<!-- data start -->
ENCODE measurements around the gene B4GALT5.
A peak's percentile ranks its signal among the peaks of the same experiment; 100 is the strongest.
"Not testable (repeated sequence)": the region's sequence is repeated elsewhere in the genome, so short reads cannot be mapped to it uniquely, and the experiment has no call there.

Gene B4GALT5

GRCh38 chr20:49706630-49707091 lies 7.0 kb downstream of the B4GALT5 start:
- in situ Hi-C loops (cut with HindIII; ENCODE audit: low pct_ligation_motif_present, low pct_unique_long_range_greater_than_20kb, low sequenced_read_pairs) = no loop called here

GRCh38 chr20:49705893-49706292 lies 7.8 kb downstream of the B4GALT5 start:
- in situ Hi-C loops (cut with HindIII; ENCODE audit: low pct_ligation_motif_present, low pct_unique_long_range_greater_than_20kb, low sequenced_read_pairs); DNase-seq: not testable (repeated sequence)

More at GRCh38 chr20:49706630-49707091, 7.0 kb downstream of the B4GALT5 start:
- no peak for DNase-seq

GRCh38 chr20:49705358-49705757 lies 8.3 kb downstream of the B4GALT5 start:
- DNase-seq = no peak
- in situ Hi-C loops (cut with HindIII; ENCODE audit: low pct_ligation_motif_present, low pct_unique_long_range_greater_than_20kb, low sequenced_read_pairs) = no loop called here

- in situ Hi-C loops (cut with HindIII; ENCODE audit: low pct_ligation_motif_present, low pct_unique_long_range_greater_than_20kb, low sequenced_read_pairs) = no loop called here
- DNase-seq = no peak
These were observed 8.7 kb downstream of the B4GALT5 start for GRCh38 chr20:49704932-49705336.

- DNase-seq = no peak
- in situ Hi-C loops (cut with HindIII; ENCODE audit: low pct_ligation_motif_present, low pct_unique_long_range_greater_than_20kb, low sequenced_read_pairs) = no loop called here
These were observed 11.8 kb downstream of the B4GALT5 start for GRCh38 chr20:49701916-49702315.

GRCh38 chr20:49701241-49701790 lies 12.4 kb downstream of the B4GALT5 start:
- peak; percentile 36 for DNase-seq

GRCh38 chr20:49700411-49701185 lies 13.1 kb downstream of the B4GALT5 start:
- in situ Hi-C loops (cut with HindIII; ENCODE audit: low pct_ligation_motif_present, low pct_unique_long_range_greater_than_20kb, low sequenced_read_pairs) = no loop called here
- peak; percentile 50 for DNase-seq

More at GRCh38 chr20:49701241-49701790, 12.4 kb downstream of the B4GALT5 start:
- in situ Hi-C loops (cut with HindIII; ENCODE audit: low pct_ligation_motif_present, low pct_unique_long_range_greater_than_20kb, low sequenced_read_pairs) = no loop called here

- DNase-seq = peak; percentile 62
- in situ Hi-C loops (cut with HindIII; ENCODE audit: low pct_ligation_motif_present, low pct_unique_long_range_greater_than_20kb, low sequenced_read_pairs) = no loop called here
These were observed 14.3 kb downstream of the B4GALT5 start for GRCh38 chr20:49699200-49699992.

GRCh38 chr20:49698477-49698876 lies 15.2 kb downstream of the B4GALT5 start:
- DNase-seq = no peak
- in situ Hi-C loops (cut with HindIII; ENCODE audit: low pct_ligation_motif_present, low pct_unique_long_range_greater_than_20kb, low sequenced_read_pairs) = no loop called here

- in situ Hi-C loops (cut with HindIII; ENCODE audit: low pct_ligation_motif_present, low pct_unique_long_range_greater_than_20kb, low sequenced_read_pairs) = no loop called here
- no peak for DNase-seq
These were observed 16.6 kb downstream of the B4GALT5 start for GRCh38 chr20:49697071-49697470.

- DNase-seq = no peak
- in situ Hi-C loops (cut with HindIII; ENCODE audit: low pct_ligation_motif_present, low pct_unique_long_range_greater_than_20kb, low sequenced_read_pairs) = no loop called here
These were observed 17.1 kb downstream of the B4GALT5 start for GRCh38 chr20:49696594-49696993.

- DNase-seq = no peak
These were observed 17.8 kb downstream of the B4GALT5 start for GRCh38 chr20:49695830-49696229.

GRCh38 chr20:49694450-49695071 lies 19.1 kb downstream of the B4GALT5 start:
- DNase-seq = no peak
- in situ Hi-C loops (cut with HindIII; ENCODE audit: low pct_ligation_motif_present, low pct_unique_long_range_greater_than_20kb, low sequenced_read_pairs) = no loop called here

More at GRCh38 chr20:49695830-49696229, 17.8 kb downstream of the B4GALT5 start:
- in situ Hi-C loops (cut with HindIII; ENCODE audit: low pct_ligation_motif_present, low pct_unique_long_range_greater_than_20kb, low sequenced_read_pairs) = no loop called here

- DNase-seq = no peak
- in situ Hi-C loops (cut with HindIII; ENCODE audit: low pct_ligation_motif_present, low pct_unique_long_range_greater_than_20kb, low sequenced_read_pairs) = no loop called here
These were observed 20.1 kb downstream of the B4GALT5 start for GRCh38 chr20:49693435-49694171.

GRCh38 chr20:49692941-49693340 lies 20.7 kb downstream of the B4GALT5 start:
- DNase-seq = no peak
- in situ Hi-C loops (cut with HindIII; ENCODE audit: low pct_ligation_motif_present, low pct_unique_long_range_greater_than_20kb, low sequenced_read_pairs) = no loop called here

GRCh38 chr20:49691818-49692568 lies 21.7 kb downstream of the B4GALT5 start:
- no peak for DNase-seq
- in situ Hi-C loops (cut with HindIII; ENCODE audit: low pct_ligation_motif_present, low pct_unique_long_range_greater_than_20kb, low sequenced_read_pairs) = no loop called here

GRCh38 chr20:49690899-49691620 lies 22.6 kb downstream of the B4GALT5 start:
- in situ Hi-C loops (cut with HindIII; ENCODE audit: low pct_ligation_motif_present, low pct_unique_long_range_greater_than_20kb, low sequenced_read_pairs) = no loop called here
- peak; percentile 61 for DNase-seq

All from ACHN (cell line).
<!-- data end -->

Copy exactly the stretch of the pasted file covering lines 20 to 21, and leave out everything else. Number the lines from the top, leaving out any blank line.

GRCh38 chr20:49701241-49701790 lies 12.4 kb downstream of the B4GALT5 start:
- peak; percentile 36 for DNase-seq